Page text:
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Its ok guys you are wearing me down.

Cheerio
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Old 10-11-2012, 03:42 AM   #54
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Hey Chad, dont forget to check all the Atlanta based companies and anything else going on locally. The Animation Industry Database at awn should have some contacts for you. Also, search indeed using "3d modeling" + Georgia. I found a few 3d modeling gigs and short term projects. I can usually find quite a bit in Florida as well. It may not be VFX in large scale, but it is paying work creating 3d models for digital content. At this point, just getting your foot in any door will be a great start.

Good luck
 
Old 10-11-2012, 01:33 PM   #55
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Welp, I have to say I'm not sure if I've ever agreed with Leigh more. I know I know, how weak of me. hahaha But I'm not sure where this notion that you need to have wild, elaborate, strange fantasy work on your demo reel to get noticed came about. I'm also not saying fantasy creatures, monsters, spaceships cannot also be successful for a demo reel, but in my opinion, they are needed far less in the industry. And that includes games as well. How many games need a well made human male in the last 5 I played? Call of Duty MW3 (soldiers, citizens), Arkham Asylum (hooligans, citizens, etc.), Borderlands (gangsters, citizens), Witcher 2 (townsfolk, witchers), The Old Republic (everyone), Assasins Creed 3 (everyone). How many need monsters? Borderlands skags which I guess are strange dogs and Witcher 2 a few times. My point is in the end, whether you have realistic items on your demo reel or strange creatures/spacecraft it's always gonna come down to excellence. In my opinion, it's going to be far easier to get the reference needed for real world items. Shrug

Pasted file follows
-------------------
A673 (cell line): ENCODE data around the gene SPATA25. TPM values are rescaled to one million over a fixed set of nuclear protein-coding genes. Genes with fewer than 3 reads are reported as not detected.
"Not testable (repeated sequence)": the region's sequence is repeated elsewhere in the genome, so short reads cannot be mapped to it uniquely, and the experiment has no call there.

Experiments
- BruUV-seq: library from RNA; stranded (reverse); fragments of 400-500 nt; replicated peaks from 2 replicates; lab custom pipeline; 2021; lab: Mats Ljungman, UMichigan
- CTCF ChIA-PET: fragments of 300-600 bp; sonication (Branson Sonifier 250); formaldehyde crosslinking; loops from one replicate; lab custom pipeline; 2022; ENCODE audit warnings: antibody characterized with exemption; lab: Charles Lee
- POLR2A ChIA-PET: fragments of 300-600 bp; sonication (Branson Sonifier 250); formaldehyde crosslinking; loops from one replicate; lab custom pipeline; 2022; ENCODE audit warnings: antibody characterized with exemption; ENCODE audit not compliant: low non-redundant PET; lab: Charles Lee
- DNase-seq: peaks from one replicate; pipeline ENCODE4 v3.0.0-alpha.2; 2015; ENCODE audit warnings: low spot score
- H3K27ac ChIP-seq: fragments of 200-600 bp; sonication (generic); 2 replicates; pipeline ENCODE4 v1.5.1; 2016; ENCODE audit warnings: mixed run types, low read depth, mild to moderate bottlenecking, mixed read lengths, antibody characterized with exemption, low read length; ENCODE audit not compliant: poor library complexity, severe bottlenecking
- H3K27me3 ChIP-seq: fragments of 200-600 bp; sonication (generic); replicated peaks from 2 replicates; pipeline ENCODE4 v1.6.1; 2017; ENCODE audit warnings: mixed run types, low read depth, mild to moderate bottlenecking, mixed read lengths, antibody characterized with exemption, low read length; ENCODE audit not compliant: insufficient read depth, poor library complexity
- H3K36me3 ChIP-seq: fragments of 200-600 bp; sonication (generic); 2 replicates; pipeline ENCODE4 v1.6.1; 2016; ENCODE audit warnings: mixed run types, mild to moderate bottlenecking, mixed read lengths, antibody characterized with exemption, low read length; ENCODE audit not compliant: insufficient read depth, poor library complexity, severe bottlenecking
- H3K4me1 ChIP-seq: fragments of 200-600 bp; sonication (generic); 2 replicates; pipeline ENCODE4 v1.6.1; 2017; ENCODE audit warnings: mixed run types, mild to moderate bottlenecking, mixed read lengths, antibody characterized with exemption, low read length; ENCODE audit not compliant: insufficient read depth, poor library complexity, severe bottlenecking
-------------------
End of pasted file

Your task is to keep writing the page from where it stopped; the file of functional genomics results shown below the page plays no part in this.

Here is the number one most viewed demo reel of 2012 on cgtalk. I hope Mike doesn't mind the free publicity. http://vimeo.com/35489477